In response to The Daily Post prompt, Teach Your Bloggers Well.
We forgive so we won’t become bitter and defile those around us. Hebrew 12:14-15
How fantastic time actually flies,
It was a year and a half that I didn’t recognize.
I have already forgiven,
Apologies given is taken.
I free myself to agonize.
If I must teach someone, I would best-drawn learning base on the experience itself. Like everybody knows “experience is the best teacher.” Yesterday daily post prompt talks about forgiving and forget. I honestly told that forgiving is the foremost thing we should do because forgetting takes a while. Forgiveness is not easy. In fact, I suspect that many of you here today are already bristling at the idea of extending forgiveness to someone who has hurt you. It’s an unnatural act. We desire justice and vindication. We want to get fair . . . No, we want to get ahead! To forgive, someone requires God intervention. This isn’t an ordinary act…It takes a lot of you to go beyond what we knew is just a natural.
There are several cases forgiveness is peculiar. How else do you explain a parent who can forgive someone whose child is murdered? How else do you explain the spouse whose partner console to commit adultery? How can you ask someone whose pain have caused more than their what they risk for? These may be some of the unfeasible dilemma forgiveness could possibly work for. But God has worked through with them. Forgiveness frees us from any agony that we intend to dwell because of the bitterness of the pain we are through. But forgiveness can liberate us physically, as we start to revitalize us good health against stress. It allows us to rejuvenate our mental being as we began to think of the positive thoughts after the anxiety. That we lifted ourselves spiritually to seek God leaving behind our worry.
I wanted to share a good read I have browse that is entirely helpful to look up the brighter side of forgiving. Originally posted on Mind Body Green
We must understand that forgiveness may not heal the relationship with the person who hurt us easily. The person we forgive may not even see anything they need to be forgiven of. It may seem that they are indifferent to the pain they have inflicted. Forgiveness may not affect the other person at all. But we must extend forgiveness anyway as an act of trust in God. We must forgive because we choose to do what is right, not because of the response we hope to get from the other.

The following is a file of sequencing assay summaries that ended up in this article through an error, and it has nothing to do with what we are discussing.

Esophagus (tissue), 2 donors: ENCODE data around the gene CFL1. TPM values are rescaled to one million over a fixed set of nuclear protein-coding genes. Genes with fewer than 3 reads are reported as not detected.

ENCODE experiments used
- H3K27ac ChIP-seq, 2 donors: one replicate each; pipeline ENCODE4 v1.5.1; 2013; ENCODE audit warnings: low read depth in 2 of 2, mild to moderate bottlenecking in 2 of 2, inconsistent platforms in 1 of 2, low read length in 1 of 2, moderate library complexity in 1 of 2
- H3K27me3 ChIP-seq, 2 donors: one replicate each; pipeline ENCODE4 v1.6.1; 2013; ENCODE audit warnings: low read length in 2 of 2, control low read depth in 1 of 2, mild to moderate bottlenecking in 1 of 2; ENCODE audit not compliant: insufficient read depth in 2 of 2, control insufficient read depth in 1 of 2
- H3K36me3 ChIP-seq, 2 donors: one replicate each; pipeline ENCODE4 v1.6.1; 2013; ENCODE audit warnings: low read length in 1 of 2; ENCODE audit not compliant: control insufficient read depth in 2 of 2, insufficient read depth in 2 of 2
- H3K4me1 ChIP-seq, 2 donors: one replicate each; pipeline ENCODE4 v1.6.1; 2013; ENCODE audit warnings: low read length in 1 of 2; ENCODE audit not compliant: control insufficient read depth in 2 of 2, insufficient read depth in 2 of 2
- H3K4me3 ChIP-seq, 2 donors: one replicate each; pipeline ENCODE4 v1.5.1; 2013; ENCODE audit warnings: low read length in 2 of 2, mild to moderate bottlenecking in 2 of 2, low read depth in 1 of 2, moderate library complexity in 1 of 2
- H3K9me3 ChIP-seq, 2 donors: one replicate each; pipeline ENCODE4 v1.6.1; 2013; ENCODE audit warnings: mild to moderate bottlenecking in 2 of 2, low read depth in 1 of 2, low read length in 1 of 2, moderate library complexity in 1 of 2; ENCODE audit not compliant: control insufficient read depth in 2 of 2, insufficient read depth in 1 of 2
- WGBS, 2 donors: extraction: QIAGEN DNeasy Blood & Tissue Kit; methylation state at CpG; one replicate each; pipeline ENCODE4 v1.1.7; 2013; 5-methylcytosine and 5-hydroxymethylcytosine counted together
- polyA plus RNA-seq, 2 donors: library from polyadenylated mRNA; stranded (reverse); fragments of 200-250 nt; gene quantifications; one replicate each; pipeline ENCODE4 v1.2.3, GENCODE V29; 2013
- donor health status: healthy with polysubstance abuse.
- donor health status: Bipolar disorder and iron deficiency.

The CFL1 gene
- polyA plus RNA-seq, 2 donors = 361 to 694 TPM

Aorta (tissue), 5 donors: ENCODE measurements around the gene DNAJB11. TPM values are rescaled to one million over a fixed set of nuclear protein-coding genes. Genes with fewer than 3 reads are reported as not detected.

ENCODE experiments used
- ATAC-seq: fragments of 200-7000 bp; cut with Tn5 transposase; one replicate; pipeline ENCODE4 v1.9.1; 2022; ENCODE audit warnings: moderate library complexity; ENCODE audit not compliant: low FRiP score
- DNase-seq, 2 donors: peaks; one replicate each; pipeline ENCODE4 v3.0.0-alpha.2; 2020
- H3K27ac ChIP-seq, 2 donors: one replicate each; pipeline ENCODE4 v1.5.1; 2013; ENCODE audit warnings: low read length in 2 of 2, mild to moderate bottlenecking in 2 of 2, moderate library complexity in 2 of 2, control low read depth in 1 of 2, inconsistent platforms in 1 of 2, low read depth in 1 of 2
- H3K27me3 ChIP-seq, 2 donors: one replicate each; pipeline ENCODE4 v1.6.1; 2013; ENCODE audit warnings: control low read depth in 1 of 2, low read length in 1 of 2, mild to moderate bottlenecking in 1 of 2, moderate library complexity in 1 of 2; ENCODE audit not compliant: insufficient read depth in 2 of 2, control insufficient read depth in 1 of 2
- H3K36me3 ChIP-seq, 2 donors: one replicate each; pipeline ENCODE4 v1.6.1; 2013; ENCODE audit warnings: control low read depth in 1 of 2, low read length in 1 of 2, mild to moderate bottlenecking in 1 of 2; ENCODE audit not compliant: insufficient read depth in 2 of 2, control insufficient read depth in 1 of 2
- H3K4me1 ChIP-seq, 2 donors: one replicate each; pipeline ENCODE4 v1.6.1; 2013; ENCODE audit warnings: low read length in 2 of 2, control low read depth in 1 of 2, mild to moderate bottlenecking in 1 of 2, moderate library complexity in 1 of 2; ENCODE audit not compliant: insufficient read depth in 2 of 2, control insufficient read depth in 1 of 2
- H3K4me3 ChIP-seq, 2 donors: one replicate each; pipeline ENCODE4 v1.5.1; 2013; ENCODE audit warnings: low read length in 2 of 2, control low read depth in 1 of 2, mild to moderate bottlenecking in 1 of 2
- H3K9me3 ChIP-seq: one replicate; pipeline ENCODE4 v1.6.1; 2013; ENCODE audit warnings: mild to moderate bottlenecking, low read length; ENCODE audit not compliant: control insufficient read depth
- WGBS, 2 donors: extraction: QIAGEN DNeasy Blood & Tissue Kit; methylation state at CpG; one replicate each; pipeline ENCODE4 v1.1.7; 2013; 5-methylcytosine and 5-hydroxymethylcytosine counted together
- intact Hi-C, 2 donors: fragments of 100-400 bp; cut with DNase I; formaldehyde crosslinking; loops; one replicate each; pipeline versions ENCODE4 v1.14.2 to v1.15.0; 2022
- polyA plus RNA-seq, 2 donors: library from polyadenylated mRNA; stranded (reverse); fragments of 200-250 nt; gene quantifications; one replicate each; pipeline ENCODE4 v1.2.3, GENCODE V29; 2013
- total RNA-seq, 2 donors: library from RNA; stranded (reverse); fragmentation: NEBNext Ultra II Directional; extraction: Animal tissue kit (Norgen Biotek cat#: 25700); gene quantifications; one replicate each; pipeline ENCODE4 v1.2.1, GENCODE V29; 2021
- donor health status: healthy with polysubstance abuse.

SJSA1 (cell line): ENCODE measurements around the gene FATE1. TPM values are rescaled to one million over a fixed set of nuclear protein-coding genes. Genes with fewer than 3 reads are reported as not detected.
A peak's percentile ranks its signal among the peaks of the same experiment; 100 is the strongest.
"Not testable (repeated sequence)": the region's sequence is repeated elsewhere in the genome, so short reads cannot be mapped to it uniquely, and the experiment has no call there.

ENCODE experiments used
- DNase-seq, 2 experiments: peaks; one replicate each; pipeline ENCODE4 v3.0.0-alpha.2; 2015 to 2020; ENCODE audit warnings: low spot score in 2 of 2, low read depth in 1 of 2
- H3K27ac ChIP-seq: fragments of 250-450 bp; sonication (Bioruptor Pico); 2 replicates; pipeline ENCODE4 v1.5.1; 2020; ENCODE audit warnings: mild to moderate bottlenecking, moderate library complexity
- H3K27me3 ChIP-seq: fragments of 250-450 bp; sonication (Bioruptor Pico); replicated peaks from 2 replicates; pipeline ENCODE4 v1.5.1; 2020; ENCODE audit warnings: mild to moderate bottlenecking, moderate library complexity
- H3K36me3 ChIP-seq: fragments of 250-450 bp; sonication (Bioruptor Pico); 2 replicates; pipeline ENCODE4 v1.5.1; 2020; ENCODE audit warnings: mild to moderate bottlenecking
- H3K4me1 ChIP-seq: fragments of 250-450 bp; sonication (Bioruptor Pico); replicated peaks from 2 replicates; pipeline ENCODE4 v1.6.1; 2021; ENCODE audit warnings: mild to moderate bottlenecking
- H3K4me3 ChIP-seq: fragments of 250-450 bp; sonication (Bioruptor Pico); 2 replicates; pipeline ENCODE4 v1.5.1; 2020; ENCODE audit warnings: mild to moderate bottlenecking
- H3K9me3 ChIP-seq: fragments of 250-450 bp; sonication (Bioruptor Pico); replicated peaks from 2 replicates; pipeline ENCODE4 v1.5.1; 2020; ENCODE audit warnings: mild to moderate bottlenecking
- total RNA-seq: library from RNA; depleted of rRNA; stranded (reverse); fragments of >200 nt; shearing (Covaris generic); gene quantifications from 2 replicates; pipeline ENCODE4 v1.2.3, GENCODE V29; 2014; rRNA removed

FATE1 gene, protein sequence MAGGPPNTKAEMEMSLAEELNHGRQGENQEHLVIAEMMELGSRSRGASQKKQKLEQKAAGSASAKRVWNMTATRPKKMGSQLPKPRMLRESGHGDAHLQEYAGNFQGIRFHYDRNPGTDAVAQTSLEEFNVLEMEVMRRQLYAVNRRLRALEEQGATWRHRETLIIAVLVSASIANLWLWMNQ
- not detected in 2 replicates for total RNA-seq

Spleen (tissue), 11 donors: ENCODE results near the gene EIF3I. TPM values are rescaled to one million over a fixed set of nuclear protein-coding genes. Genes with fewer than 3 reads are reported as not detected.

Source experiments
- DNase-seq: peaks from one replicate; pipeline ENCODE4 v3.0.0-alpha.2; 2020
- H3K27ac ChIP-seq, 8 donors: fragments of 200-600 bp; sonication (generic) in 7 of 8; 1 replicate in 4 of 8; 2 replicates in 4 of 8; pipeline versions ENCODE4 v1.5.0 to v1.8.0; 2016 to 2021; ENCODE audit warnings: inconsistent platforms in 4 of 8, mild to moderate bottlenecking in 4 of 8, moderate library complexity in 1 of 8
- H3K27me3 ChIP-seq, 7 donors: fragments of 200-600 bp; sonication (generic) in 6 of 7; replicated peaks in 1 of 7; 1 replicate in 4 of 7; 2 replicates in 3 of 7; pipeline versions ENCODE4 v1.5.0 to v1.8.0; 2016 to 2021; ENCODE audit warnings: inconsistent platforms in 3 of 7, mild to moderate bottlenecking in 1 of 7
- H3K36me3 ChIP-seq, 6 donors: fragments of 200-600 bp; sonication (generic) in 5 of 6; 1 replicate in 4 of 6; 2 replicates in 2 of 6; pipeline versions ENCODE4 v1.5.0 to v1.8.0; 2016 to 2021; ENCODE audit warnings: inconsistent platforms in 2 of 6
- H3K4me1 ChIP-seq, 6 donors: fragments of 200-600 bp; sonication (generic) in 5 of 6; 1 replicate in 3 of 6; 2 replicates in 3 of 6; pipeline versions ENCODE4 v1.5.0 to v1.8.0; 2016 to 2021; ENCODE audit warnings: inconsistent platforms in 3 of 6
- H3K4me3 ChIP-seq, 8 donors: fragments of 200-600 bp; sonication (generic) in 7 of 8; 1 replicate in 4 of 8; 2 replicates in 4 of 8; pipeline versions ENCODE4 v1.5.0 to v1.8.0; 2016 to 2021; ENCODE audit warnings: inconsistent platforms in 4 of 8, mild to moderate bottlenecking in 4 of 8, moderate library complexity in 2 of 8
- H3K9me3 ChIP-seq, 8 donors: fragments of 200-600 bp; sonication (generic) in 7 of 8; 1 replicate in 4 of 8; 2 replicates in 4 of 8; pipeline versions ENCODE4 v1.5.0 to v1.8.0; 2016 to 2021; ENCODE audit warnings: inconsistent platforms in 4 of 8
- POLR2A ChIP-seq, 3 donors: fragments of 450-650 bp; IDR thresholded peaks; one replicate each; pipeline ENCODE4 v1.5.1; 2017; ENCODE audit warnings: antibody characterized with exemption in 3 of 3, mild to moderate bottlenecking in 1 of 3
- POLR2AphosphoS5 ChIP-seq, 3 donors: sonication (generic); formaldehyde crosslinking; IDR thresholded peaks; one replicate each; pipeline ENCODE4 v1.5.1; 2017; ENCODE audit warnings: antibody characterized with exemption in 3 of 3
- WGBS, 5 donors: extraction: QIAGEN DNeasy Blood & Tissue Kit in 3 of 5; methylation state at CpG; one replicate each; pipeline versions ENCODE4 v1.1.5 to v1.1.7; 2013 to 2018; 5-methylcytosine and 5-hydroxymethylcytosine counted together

We also need to realize that we cannot wait for someone else to make the first move. We feel the person who offended should be the one to make the first
1. Forgiveness doesn’t mean what happened was OK, and it doesn’t mean that person should still be welcome in your life. Forgiveness just means that you’ve made peace with the pain, and you are ready to let it go.
2. Forgiveness is not something we do for others – it’s something we do for ourselves.Not forgiving someone is the equivalent of staying trapped in a jail cell of bitterness, serving time for someone else’s crime. As I wrote earlier, you make the choice to either dwell on the pain caused by others or you want to forgive and move on.
3. Gandhi once said, “The weak can never forgive. Forgiveness is the attribute of the strong.” It takes a strong person to face pain head-on, forgive, and release it.
4. Forgiveness isn’t always about others – it’s also about forgiving yourself. Guilt never makes anyone feel better. So always remember to forgive yourself and move on.
5. To forgive someone is the highest, most beautiful form of love. You might just find that you get a sense of peace and happiness in return
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